'BAD BOY' IS ANOTHER EASY RAWLINS MYSTERY THAT'S HARD TO RESIST

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If all you're seeking for your summer reading is a good mystery with a fast pace and suspense that lasts, you could do far worse than "Bad Boy Brawly Brown," the 12th book and seventh Easy Rawlins story from Walter Mosley.

But just as there's a lot more to Mosley than Easy Rawlins, there's a lot more to the Easy Rawlins series than good guys and bad.

One of the wonders of Mosley is that he so consistently and successfully blends plot and character with substantial social commentary.

If this is Easy, this must be LA, and it is, though Mosley, who brings Easy back for the first time in a half-dozen years, finds him this time in the mid-'60s, after JFK but before the riots. Black militants have begun their rise, and the title character has enlisted.

Just what Brawly Brown is up to remains in doubt throughout the book. Easy has been asked to find out, and perhaps to bring him home, by Brawly's mother and her boyfriend, John, a close friend of Easy's.

Although Easy is settling down - he leads the large custodial staff at Sojourner Truth Junior High and has formed a family of two orphans and a loving partner - he still thrives on the buzz that has coursed through his life as a trader in the "economy of favors." So he agrees to take on the task in exchange for dinner between the families.

Brawly, who's in his early 20s, has been buffeted throughout his life. His father walked both sides of the law, and his mother suffered a breakdown after a crime went bad. The cousin who takes him in takes advantage of the young teen, adding abuse to the insults of Brawly's life. By the time the militants come along, Brawly is ripe for recruiting.

In the book they're not the Black Panthers but the First Men.

Though Easy is a thinking and sympathetic man, even more so than in the past, the first time he regards them he calls them thugs. It's an attitude and expectation shared by many older black characters who've made their way in the world by working around white dominance, rather than seeking to overthrow it.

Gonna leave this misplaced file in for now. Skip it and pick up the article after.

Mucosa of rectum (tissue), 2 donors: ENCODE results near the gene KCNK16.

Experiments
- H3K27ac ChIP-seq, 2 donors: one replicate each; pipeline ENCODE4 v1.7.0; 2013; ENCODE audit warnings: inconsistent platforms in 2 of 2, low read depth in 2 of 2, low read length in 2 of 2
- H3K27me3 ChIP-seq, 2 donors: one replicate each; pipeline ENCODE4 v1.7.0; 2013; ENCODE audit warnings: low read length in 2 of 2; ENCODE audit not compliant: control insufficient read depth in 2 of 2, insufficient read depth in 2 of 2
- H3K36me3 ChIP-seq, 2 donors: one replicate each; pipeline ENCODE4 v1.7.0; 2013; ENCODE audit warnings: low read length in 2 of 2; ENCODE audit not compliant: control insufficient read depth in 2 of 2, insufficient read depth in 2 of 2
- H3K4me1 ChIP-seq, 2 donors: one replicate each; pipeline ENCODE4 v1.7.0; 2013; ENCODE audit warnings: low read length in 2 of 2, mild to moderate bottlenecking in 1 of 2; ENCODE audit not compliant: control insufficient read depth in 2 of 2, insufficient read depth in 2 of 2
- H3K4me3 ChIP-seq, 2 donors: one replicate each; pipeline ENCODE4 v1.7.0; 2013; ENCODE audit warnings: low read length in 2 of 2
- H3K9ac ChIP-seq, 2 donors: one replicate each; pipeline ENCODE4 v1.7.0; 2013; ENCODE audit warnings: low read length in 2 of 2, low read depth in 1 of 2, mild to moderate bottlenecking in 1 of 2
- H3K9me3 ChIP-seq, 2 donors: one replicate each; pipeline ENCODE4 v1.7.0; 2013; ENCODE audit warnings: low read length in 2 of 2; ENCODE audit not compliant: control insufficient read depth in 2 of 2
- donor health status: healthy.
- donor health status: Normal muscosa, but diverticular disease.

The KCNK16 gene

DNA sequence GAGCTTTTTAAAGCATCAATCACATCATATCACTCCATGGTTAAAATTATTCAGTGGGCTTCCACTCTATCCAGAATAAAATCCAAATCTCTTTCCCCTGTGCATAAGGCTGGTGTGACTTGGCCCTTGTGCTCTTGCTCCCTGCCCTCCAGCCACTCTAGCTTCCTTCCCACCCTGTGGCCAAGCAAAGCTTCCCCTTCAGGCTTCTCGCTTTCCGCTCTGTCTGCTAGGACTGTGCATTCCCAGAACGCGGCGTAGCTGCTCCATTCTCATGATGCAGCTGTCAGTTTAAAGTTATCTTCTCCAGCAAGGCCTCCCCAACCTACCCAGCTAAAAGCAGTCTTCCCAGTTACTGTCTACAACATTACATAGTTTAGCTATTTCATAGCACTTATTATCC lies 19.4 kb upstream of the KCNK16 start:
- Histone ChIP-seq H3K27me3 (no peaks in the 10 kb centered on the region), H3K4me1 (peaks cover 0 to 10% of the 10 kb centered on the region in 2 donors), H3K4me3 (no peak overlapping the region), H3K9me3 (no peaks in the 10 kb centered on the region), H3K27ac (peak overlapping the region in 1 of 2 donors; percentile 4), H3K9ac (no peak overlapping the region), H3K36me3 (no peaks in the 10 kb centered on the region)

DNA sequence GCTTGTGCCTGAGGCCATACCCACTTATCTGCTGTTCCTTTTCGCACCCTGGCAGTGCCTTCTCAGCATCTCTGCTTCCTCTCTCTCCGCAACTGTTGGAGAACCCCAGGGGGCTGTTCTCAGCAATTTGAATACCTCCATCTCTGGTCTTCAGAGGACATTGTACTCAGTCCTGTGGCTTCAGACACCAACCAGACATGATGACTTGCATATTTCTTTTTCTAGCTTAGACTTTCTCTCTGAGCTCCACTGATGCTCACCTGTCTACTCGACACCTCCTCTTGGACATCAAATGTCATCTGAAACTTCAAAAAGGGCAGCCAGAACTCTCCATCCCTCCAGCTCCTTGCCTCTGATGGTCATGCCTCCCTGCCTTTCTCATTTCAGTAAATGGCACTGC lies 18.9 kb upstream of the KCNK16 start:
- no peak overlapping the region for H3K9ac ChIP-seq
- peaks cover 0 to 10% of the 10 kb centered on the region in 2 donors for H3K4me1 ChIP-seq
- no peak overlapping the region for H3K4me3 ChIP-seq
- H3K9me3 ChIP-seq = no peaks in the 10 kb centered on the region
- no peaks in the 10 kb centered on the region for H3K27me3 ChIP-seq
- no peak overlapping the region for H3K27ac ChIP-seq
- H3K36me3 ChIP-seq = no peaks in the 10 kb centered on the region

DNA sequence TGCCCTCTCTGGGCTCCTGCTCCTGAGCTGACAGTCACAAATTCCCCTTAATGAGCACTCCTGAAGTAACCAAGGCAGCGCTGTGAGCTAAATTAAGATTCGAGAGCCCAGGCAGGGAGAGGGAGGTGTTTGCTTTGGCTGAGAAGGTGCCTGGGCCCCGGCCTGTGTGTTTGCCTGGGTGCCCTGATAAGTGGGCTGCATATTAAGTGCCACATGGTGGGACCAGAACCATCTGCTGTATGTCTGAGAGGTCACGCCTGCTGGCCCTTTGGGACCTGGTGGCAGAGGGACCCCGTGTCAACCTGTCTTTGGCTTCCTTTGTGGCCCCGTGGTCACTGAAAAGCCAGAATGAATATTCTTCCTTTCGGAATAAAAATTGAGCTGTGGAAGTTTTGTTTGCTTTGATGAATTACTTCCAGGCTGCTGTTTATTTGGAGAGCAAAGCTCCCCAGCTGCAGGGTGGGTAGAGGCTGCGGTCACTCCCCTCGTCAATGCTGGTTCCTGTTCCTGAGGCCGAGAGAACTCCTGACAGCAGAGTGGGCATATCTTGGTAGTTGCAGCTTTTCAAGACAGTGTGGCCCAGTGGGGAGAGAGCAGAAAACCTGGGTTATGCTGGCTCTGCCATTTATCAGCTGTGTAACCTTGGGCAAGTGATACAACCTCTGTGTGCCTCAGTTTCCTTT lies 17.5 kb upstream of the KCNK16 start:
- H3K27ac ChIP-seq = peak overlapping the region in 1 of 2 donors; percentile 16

Reprising their familiar role in fiction as storm troopers, the Los Angeles police are hellbent on stopping the Men, even if it means working multiple avenues outside the law to do it. The Men want to educate the young, feed the needy, and foster community, but at least some of them are willing to shed blood to achieve their aims, and that's all outsiders can hear.

The violence, or its threat, fits right into Easy's life. His best friend, Mouse, whose recent death haunts Easy from the book's first sentence, was as vicious as a man can be. Two men are murdered as "Brawly Brown" unfolds, and mayhem ensues.

More than once, violence is Easy's salvation, an example of the complexity wrought by Mosley; even as Easy is striding the mean streets, for example, his home is a cocoon of love. LA may be a stark world of blacks and whites, but most experiences come in shades of gray.

Mosley is fond, of course, of painting scenes in Technicolor. His fans know that the Rawlins stories come with a color in the name, and he doesn't stop with the title.

In "Brawly Brown," he emphasizes the individuality within the black community by mentioning skin tone in his descriptions: "medium brown leather," "ochre-colored," "eggshell brown," "cork-colored," "golden brown," "light brown," "muddy brown," and just plain "black enough as it is," as John describes himself as he laments his outside job.

One of Mosley's finest feats as a writer is that you can depend on his ability to entertain; no matter his subject, you can expect that the words will fit together snugly. At the end of a conversation with his daughter, for example, Easy remarks: "She hung up and I felt loss that went all the way back to my childhood." And at the end of a dream visitation by Mouse, Easy says, "The anguish I felt was like a grease burn; it started out painful enough, but then it dug deep."

The flaws in "Brawly Brown" are few: The language becomes slightly polemic once or twice, and a couple of turns seem a bit too convenient, but they're superficial, as much the product of reviewer's scrutiny as of anything important.

The fact is, Mosley has done again what many writers wish they could: Invest fine writing in complex characters, give them a believable plot that's set on a real, recognizable landscape, and make it seem as effortless as an easy day in the sun.